The timing of last year’s Prom was perfect. When asked, there was no way we could resist the idea of performing a first gig in front two or three hundred brightly coloured prom-goers. There’s something about dressing up that makes people sexier, sillier, and basically creates a carnivalesque feel that made last year’s party something to remember.

Because it was our first show, Prom really helped forge our musical direction. With a room full of skinny ties, pointy shoes, and lots of chiffon, we played music to get people moving — a lot of Phil Spector pop, rockabilly, ska and R&B. Throwing in something slow enough to remind people of their crushes or perhaps teen angst. All these styles are now Pelts staples.

Without a doubt, we are looking forward to this year’s Prom (May 1) – but this time as spectators. Each Promdemonium is unique, and we know the gang organizing Prom this year has something special in store for everyone; we’ve heard “rumours” of what’s coming… but our lips are sealed.
Overall, we couldn’t have asked for a better gig to get started. It gave us that first burst of energy that we were able to carry forward. Mostly in the form of a great gang of friends and fans who have brought the party to each of our shows.

After all, you always remember your first time, especially when it’s on Prom night!

Apt613: You shared with me that the Pelts ultimate goal is to rock the crowd. Where do you like to play?

Pelts: Wherever people like to get down.


Apt613: Are there plans for recording in the near future?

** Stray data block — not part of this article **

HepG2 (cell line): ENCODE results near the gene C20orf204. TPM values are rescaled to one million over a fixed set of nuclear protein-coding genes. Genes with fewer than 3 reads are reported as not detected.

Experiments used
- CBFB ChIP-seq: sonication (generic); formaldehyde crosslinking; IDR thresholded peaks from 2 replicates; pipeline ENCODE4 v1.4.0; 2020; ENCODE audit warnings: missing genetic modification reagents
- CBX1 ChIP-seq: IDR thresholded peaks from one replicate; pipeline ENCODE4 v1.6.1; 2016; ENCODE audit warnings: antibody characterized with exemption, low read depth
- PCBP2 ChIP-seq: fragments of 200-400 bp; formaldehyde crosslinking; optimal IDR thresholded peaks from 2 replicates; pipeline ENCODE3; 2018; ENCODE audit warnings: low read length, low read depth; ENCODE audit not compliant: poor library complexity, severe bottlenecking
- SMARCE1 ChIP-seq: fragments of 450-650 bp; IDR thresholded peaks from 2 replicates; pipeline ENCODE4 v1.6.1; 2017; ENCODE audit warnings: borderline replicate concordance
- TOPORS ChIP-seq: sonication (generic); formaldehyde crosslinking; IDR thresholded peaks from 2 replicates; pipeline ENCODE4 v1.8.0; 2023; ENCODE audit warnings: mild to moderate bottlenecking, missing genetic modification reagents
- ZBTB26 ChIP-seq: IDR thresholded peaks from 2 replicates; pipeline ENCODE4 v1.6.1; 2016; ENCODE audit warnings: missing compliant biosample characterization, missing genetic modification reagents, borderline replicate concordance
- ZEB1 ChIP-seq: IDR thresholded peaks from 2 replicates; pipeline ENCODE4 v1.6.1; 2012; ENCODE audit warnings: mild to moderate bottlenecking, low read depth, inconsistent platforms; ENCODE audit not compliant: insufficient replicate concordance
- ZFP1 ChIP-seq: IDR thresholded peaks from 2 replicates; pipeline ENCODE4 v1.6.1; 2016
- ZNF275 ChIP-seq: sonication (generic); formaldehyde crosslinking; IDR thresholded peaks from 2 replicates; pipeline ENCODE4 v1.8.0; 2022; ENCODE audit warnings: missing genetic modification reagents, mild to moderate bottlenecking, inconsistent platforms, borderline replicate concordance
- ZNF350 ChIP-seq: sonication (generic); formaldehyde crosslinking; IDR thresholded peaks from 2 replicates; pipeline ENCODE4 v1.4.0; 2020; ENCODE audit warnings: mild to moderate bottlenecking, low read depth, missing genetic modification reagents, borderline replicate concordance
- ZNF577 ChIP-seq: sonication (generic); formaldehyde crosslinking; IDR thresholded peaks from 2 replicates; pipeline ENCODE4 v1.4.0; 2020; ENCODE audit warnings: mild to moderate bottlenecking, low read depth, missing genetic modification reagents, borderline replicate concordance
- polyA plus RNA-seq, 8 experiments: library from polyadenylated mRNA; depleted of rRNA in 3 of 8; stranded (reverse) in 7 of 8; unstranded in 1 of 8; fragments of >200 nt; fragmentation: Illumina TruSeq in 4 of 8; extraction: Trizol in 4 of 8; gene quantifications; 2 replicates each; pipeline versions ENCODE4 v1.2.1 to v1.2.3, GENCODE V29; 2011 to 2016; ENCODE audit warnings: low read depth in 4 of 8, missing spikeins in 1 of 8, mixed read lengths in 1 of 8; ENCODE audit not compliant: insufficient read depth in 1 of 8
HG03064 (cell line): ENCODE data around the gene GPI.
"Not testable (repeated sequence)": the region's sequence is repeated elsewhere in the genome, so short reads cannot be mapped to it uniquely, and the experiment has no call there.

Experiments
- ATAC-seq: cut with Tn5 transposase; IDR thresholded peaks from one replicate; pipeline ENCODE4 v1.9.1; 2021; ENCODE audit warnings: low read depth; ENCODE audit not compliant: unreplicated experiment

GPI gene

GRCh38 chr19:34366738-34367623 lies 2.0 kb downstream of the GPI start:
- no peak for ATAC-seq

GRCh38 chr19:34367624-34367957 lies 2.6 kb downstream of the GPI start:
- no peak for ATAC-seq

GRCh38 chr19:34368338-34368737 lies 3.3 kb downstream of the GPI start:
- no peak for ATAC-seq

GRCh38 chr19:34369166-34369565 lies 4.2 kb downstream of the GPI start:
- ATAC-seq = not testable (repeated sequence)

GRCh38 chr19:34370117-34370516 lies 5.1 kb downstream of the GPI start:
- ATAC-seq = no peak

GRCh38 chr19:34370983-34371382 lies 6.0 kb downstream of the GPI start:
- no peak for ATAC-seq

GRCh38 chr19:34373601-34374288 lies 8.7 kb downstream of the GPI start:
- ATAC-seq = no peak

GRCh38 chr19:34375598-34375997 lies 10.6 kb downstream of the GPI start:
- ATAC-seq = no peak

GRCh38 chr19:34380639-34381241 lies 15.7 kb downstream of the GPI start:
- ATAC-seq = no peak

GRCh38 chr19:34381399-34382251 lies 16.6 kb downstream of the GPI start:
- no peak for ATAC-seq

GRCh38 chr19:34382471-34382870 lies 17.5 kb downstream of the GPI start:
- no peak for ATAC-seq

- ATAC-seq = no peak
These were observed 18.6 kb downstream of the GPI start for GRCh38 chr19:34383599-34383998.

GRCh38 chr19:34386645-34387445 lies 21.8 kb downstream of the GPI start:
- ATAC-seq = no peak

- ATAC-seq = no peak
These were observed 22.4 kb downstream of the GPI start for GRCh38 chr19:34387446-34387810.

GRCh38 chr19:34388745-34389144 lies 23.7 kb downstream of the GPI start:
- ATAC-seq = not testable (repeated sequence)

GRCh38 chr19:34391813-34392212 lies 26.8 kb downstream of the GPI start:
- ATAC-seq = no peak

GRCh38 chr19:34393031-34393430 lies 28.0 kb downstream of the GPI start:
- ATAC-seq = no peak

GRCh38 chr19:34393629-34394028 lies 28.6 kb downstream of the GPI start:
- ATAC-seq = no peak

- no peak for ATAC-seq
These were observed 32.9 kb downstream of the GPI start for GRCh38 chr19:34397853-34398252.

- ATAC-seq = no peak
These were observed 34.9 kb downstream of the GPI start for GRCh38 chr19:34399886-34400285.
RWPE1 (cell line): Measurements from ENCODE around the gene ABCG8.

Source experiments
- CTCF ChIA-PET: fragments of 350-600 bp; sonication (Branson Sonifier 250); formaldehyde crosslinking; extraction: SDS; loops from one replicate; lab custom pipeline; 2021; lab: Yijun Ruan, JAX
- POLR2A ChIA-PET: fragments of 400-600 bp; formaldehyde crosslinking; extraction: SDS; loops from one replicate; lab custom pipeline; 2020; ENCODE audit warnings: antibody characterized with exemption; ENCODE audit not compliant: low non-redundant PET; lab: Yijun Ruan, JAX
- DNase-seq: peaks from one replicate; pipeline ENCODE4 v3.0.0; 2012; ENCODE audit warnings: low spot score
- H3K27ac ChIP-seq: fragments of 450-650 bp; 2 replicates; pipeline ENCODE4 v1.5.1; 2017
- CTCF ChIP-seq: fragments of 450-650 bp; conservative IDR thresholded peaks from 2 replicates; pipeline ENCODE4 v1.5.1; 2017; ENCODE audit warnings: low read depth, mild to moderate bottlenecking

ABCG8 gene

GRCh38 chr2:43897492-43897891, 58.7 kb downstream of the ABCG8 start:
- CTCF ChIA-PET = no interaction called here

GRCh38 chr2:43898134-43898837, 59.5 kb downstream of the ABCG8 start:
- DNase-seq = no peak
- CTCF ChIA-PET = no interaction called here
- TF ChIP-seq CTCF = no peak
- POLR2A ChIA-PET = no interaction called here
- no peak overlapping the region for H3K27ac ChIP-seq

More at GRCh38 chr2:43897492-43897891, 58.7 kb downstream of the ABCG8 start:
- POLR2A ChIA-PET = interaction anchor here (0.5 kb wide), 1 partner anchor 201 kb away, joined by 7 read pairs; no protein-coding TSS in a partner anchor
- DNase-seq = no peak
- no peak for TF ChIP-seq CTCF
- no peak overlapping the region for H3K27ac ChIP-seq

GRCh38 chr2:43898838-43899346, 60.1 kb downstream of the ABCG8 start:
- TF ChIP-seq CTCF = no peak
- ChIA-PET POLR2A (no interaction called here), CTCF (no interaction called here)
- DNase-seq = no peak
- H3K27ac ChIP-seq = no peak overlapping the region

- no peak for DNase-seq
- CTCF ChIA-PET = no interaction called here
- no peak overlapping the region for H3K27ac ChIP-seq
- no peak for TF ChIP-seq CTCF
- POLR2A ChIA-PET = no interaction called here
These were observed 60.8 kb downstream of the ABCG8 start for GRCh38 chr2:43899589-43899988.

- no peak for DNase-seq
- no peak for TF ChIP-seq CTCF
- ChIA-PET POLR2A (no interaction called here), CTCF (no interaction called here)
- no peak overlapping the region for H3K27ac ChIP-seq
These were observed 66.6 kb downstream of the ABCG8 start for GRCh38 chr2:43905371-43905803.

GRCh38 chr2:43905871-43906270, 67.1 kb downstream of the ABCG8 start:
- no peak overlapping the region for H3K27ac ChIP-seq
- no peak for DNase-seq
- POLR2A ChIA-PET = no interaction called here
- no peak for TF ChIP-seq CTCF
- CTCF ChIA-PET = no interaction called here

Pelts: We’ve recorded a few tracks, which people can check out on myspace.com/thepelts. Currently there are three songs, but we’ll be putting more shortly. As per the future, we’re going to focus on our live shows, while we wait for the massive, record-contract, bidding war to start…

Apt613: Can you tell us a bit about the two other bands you are playing with: Glenn Nuotio and Brasstronaut?

Pelts: Glenn is one of the gems of the Ottawa music scene. He’s starting off the show with a beautifully understated setup (Glenn on piano with just a uke and a harpist who sings back-up) and is probably going to be more political than pretty this time around — which will be quite something because he is rather pretty.

Brasstronaut is a superb six-piece from Vancouver, and they’re making some serious waves across Canada and the US. We’re quite humbled to be sharing the stage with them. They spent February recording live sessions for CBC radio, and they’ve toured with Bell Orchestre and Woodhands. They’re currently touring North America promoting their new album, Mt Chimaera. It’s easy to go on… last week they were showcased at the annual SXSW Festival, and their hit Slow Knots is now sitting in the top-ten of CBC Radio’s R3 30. Nice.

Apt613: So there will be good music, fun dancing – what else can convince the folks to make it to Wakefield? I hear rumours that Sierra Club is involved somehow…